CBD Hemp populations vary from 1800 – 2200 plants per acre. A typical plant will yield between 1/2 – 1 lb of dry bio-mass each. Bio-mass is sold to a processing facility for between $1.00 – $1.50 per percentage point of CBD per lb. A grower using high quality seed should expect CBD levels around 10% at maturity. Using 10% CBD Hemp as our example, this means a single plant can be worth between $10-$15 each. The total yield on an acre is then between $18,000 – $33,000. Input costs vary widely, as CBD Hemp must currently be hand harvested and there are no herbicides approved for use. These make CBD Hemp a uniquely challenging crop to scale. Even considering the increased labor and seed costs though, you can see why so many farmers are excited about the possibility of CBD Hemp. When faced with the current commodity prices for an acre of corn or soy beans, it is no wonder many farmers are considering how CBD production fits into their farm plans.
As a CBD or CBG grower, your biggest concern is cannabinoid production. It is a well known fact that the most productive plants are female plants allowed to flower to full term, but never get pollinated. The second male pollen (or feminized pollen for that matter) is introduced to your field or greenhouse, your female plants will stop putting energy into producing cannabinoids and trichomes, and begin using energy to grow seeds.
While growing outside, the possibility of becoming “seeded” is always a fear from unknown pollination sources, but we must do everything we can to eliminate pollen in and around our grow areas. The biggest source of potential pollen is obviously a male plant, which is allowed to grow to sexual maturity in our own field. A single male plant can pollinate hundreds or even thousands of female plants. This leaves a grower or farmer two choices.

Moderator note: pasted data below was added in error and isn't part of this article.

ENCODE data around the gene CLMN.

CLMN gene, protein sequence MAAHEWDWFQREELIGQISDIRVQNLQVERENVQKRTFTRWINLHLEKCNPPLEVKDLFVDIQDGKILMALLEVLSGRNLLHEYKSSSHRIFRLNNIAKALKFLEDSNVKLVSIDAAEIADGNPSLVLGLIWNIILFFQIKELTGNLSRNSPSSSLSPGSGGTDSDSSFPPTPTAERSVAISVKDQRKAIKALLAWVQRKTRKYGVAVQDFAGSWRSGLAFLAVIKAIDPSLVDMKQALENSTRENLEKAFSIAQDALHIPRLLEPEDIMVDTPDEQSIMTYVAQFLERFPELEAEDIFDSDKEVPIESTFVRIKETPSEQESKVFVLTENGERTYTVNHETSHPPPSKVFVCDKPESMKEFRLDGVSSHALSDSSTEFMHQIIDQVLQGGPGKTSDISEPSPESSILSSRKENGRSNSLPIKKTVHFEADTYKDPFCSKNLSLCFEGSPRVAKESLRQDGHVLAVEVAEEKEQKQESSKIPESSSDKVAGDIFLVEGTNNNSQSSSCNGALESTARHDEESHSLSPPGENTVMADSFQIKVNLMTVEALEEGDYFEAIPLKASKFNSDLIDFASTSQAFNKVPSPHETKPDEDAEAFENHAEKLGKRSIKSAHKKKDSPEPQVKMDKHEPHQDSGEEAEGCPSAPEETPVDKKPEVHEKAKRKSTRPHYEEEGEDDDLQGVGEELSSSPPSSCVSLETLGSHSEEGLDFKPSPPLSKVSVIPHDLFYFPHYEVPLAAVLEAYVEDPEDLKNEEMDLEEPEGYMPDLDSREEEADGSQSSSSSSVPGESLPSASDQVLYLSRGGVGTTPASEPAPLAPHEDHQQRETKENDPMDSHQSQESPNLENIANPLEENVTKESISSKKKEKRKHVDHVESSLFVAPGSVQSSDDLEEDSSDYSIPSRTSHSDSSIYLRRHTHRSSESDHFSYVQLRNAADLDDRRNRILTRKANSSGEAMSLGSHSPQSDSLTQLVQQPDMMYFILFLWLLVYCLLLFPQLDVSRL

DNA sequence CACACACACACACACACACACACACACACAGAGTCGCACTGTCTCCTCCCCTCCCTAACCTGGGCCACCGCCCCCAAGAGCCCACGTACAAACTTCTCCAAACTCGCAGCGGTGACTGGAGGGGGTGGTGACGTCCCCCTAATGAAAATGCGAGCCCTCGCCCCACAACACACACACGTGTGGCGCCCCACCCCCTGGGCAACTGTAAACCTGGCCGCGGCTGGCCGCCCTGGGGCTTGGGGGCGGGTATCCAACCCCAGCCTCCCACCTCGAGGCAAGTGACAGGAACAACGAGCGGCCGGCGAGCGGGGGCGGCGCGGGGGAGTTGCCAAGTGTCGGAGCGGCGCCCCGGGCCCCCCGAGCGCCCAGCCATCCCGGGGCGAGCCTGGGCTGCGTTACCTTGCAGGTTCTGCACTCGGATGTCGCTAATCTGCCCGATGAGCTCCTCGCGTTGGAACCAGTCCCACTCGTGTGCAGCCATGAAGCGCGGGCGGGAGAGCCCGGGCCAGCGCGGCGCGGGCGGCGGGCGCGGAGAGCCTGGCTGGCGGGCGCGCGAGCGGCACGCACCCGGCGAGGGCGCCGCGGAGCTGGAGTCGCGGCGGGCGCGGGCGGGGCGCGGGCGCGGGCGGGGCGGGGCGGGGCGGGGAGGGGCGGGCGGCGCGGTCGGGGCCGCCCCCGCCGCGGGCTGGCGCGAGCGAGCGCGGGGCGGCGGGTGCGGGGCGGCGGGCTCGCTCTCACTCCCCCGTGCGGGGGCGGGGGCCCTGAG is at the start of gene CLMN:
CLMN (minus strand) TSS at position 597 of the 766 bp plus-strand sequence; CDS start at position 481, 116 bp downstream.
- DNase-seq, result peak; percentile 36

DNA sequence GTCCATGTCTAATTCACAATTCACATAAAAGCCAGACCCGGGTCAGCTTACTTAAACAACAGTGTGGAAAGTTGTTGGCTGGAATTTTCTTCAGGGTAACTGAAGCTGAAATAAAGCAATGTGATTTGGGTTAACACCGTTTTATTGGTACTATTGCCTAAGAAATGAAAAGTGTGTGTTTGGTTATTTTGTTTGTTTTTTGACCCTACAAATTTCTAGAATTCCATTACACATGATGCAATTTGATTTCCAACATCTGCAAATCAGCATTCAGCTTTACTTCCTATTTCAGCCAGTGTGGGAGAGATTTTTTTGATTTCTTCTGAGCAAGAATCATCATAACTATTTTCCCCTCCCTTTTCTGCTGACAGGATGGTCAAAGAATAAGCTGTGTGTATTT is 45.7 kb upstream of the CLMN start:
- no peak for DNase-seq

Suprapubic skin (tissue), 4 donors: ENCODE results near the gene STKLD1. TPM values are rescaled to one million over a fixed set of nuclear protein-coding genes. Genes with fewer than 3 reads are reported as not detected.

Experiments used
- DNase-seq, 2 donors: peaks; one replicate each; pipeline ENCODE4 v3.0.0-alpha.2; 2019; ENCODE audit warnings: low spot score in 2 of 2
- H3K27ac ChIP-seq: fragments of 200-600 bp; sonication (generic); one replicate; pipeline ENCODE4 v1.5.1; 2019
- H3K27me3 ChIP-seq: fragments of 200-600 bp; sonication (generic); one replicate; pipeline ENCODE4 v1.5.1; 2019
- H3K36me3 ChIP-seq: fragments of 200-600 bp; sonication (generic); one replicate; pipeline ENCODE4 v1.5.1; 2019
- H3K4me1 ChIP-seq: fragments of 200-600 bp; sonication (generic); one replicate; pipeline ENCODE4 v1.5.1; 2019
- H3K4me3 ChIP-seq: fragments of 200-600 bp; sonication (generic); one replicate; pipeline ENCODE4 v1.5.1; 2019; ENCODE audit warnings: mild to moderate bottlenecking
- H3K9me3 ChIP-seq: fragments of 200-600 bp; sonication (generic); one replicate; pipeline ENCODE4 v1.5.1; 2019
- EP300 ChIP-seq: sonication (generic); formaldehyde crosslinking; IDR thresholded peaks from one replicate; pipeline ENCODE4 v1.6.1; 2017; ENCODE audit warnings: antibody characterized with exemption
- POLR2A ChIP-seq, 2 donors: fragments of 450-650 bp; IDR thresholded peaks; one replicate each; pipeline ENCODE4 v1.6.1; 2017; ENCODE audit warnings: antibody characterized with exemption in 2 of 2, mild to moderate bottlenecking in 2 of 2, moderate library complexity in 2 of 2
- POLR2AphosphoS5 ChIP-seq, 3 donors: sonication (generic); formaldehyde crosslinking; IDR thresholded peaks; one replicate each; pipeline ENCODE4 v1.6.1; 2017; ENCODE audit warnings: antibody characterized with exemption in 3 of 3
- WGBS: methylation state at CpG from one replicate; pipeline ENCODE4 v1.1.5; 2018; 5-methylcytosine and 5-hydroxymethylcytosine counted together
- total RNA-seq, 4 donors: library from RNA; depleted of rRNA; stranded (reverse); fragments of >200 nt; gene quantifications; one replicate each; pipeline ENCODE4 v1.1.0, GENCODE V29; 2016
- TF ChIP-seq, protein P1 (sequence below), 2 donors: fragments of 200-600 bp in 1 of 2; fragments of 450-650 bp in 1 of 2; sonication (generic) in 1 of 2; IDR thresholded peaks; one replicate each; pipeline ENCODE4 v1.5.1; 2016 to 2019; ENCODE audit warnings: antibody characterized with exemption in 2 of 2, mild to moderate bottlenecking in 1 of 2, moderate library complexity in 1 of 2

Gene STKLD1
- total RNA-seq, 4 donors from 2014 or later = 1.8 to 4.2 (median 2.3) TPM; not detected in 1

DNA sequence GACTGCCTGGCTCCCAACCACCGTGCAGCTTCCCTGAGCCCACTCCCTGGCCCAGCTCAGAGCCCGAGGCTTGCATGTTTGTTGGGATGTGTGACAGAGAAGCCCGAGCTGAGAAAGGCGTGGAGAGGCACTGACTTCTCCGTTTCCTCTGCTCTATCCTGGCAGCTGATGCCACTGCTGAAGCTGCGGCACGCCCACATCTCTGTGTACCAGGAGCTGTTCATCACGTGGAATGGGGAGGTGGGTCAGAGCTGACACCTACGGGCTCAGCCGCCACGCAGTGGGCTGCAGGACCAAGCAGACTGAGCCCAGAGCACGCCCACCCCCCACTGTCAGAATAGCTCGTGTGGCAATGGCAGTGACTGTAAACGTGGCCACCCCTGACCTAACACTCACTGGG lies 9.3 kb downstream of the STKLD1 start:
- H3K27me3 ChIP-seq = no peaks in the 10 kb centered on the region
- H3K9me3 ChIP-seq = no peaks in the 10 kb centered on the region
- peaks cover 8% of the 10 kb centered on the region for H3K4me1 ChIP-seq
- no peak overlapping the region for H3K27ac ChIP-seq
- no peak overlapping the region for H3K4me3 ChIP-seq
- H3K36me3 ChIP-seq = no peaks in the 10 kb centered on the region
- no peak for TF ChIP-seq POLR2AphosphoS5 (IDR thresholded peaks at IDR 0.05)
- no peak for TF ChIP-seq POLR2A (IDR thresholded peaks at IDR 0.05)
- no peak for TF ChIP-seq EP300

What Options Do We Have?
Option A: Planting feminized seed, seedlings, or clones greatly reduces the chances you will have male plants in your grow area. While nothing is 100% effective, and you should always walk your fields, quality feminized seed will produce more than 99% female plants. This greatly reduces workload and eliminates the possibility of expending resources to plant, water, and apply nutrients to a male plant which you will end up removing anyway. While feminized seed may seem expensive in March, it will be well worth it in July – August!
Option B: Plant regular seed and cull the males at flower. This method is obviously cheaper up front, but will cost a grower or farmer much more in the long run. Imagine that regular seed has the potential to be 50% female / 50% male. Let’s imagine those numbers for a second… If you plant 2000 plants in an acre, and 1000 end up being culled due to being male, your potential harvest has been halved. Not to mention, you planted those 1000 seeds, watered and cultivated those 1000 plants, and applied expensive nutrients to those 1000 plants for multiple weeks before even knowing they were male. Since it is impossible to tell a male plant from a female plant until flowering, it is a complete gamble on the farmer’s part.
Being a Good Neighbor
Another important point, which is not mentioned as often, is our responsibility to our neighbors. If you are growing hemp, your neighbors probably are too. As hemp growers, we have a responsibility to limit pollen drift. If you allow males to grow in your field, and it pollinates your neighbor’s field, you just cost them money. Not only is this not the neighborly thing to do, there have been recent law suits as well.
At Blackstone Farms we produce a quality feminized seed, which we stand behind. Please give us a call with any questions and let us explain why starting your growing season with feminized seeds is a must!